Tallahassee, FL - 20 year old Tominique Hadley is all smiles, grateful her three week old baby is in good health.
When Tominique found out she was pregnant she turned to her mom, but her mom was fighting a losing battle with cancer. And Tominique found herself without a support system. That’s when she found Florida Healthy Start.
“I was not eating well. I was not sleeping well. I was definitely not going down the right path. I found out about the program and they got me on the right track,” said Tominique.
Healthy Start offers pregnant women prenatal care, diet advice, drug and alcohol counseling and other services proven to improve the chances of a healthy delivery.
The program was created by the legislature twenty years ago.
“Since Healthy Start’s inception, Florida’s infant mortality rate has dropped significantly,” said Judi Vitucci, Director of the Florida Association of Healthy Start Coalitions.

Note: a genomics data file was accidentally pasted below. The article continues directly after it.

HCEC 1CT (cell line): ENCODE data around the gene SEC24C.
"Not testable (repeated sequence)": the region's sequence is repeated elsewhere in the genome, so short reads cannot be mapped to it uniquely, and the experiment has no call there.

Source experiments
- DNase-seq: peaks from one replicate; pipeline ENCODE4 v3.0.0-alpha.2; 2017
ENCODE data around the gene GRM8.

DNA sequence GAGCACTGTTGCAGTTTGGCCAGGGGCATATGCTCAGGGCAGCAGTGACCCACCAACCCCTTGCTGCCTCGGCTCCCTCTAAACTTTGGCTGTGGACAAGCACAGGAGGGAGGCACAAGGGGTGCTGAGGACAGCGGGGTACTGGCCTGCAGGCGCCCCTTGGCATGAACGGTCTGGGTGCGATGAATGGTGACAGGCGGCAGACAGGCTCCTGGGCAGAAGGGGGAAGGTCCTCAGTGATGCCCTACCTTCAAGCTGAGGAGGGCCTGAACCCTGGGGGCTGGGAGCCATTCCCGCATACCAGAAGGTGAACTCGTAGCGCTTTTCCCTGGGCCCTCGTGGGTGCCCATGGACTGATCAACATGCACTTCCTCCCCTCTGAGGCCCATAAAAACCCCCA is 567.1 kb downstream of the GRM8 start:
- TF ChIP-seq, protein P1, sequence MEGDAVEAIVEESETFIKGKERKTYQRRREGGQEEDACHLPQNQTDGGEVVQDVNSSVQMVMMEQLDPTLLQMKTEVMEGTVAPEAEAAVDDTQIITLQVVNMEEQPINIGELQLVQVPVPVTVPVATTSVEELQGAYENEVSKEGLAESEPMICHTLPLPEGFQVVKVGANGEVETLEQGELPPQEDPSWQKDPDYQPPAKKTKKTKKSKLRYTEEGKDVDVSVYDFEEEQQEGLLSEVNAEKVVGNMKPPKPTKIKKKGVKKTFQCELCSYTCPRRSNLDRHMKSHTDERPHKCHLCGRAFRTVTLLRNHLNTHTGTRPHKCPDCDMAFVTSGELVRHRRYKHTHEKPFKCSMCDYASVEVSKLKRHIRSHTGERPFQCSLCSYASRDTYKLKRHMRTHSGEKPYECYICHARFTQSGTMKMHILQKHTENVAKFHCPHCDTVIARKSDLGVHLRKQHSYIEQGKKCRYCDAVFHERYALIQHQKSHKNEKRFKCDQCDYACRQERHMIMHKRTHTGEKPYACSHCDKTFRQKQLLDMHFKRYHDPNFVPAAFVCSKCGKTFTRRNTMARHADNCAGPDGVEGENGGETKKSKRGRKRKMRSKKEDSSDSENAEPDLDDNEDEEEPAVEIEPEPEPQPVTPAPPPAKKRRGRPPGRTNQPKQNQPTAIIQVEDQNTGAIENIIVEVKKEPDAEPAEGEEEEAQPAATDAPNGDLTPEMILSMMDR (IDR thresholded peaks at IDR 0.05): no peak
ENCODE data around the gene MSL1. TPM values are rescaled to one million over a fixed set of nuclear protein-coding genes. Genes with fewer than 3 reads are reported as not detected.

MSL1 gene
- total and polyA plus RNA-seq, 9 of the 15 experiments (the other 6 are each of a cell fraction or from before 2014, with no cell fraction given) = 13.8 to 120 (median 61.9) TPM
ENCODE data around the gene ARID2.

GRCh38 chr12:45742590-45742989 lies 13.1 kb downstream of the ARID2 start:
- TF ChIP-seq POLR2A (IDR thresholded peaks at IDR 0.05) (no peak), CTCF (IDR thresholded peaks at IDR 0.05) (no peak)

The state hit an all time low with statistics released Monday showing just 6.9 out of every thousand babies in Florida dying before they reach one. But with the state budget in shambles, changes to the program are in the works.
Last year, child advocates fought back budget cuts that would have left the program without any state dollars. This year there’s a proposed management change that has advocates concerned.
Right now they’re taking their case to lawmakers.
“A cut unfortunately of any size would probably hit us at a time when we’re least capable of handling it,” said Dixie Morgese, With Healthy Start in Flagler County.
Healthy Start receives just four million dollars from the state. Advocates say it saves taxpayers in the long run, by ensuring more Floridians begin life in good health.
Governor Rick Scott’s budget proposal holds Healthy Start harmless in funding, but moves the administrate authority over the program from the Department of Health to the Department of Management Services.